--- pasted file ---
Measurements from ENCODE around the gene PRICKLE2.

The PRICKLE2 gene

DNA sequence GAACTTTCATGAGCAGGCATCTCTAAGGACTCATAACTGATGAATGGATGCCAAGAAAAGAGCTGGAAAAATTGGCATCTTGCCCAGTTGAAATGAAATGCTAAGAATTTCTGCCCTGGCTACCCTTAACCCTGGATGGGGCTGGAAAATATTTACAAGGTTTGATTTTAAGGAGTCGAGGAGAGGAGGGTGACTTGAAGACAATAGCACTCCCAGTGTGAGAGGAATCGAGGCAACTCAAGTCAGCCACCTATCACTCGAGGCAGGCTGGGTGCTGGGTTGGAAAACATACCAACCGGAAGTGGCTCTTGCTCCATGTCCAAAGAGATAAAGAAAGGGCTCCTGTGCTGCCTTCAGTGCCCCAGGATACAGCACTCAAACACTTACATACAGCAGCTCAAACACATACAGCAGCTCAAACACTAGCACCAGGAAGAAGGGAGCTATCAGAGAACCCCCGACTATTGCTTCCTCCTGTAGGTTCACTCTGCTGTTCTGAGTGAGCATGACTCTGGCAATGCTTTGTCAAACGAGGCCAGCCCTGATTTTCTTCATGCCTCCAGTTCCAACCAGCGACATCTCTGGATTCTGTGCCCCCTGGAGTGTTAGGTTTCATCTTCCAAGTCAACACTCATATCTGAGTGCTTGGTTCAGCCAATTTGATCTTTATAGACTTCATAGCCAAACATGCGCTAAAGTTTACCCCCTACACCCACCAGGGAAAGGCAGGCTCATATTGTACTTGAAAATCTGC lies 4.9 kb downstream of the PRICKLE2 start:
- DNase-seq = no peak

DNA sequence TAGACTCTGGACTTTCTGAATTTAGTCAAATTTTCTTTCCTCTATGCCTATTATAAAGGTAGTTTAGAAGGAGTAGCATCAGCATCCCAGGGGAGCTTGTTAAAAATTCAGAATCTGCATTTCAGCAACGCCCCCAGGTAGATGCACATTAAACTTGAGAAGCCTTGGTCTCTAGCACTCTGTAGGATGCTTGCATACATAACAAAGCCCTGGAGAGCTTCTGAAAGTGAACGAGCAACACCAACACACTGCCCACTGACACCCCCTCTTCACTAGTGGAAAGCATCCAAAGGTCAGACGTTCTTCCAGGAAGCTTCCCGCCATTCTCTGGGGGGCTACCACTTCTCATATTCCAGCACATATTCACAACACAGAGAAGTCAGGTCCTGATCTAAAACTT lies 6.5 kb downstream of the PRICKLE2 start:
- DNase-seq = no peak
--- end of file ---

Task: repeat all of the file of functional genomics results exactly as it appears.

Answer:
Measurements from ENCODE around the gene PRICKLE2.

The PRICKLE2 gene

DNA sequence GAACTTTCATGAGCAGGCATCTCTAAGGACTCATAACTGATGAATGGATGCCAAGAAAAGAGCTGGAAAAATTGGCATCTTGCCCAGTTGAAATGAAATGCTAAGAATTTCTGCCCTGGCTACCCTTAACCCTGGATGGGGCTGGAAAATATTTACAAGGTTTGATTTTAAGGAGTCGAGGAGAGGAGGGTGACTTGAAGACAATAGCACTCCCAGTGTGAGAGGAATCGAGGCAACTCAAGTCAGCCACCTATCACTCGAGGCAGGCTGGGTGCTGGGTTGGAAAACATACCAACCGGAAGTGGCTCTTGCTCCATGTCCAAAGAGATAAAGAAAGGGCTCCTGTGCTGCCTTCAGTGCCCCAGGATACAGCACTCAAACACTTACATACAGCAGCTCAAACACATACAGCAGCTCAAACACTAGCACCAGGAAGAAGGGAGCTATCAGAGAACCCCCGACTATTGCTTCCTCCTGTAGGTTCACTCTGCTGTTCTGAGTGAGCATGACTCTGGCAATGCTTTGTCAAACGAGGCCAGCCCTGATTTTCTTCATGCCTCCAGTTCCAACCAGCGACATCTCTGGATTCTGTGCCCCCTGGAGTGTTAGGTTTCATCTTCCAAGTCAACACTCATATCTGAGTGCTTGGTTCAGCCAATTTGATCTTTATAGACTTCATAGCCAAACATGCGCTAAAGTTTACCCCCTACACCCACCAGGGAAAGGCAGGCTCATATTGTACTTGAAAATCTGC lies 4.9 kb downstream of the PRICKLE2 start:
- DNase-seq = no peak

DNA sequence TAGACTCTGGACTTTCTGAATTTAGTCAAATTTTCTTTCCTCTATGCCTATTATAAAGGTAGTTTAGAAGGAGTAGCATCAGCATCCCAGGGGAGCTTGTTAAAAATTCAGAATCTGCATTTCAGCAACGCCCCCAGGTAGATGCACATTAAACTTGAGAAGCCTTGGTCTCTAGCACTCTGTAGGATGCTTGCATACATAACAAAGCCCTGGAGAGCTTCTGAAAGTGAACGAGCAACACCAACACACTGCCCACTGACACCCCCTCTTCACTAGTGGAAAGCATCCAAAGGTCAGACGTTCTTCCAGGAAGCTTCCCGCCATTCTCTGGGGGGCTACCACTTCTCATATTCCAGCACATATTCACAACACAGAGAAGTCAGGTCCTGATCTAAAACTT lies 6.5 kb downstream of the PRICKLE2 start:
- DNase-seq = no peak